“What brings us together is the belief that our work is fundamental to our nations,” also insisted National Education Association (NEA) President and EI Vice-President Lily Eskelsen García. “Education humanises us, protects us from demagogues. People who are educated are dangerous for demagogues, our unions are dangerous for demagogues.”
Privatisation of education
A constraint on the contribution of education unions to democracy and on democracy itself is the commercialisation and privatisation of education in many countries, van Leeuwen stressed.
Noting that some of the worst “reforms” in education are based on measurement and evaluation techniques developed by the private sector for widgets, not people, he added that some of the market-style “innovations”, such as vouchers and so-called school choice programmes, are intrinsically and directly anti-democratic.
Not only is bad education bad for democracy, he underlined, but bad democracy is bad for education, as “one of the historic missions of free, public education has been to be a force for equality”. This has always been critical, but “it is particularly important in times of growing diversity with, for example, many migrant and refugee households where there is a need for both tolerance and integration as well as other ‘intangible’ values”.
Van Leeuwen also highlighted how academic freedom is an important contribution of education to democracy. This is sometimes endangered by relationships with private firms, because many universities are becoming dependent on private funding as public funds have become scarce.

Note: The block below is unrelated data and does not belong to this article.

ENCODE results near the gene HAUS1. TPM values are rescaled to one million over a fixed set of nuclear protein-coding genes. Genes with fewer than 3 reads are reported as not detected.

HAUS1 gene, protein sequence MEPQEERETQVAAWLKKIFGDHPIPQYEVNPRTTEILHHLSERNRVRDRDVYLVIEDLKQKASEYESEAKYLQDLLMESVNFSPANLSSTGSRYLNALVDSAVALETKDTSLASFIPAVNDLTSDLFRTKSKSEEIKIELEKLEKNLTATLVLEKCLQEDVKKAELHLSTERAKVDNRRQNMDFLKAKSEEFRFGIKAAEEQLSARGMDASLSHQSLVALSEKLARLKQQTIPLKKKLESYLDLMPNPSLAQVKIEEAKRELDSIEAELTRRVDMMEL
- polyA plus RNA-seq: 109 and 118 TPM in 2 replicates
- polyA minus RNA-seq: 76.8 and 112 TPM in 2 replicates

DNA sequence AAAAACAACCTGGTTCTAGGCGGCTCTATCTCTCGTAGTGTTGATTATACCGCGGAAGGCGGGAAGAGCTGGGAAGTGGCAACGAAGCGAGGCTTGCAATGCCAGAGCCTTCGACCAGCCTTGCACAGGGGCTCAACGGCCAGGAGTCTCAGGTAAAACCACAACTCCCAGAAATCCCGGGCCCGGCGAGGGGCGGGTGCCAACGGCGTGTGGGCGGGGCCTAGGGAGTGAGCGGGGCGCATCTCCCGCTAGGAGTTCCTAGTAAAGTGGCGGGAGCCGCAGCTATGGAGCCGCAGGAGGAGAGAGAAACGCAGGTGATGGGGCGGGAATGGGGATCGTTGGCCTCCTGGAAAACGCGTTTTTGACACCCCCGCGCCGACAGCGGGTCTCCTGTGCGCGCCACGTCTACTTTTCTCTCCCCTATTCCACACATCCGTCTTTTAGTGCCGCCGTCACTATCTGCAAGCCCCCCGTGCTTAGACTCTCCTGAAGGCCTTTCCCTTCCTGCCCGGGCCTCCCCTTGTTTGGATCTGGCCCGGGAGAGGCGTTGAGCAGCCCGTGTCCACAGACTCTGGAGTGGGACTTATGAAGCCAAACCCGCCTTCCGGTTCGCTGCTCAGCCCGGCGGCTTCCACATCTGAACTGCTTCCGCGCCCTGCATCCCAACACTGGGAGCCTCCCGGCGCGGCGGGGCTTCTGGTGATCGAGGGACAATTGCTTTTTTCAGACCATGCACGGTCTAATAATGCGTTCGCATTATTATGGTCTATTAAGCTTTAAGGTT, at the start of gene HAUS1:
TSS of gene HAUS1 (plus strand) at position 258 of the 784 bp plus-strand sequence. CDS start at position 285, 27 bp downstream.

During this conference, after the EI Executive Board’s endorsement in January, Mexico and EI’s national affiliate, the Sindicato Nacional de Trabajadores de la Educación(SNTE), were officially introduced into EI’s North America/Caribbean region.
To help set regional priorities, EI member organisations also learned about priorities across unions. Discussion topics at the regional conference further included: precarious labour conditions, disaster preparedness and response, countering privatisation, mental health and wellbeing, equity and diversity, engaging young members, strengthening the profession, sexual harassment, and protecting migrant students.
The various development cooperation initiatives made possible through partnerships among EI affiliates in (as well as beyond) the region were also presented, with particular attention paid to solidarity in light of the 2017 hurricane season. “We salute the courage and commitment of the teachers who faced the disasters last year,” said Caribbean Union of Teachers (CUT) President Julian Monrose.
Participants also reviewed regional priorities by sector, such as higher education, education support personnel, and early childhood education, and the conference allowed them to provide feedback on resolutions for the 2019 EI World Congress.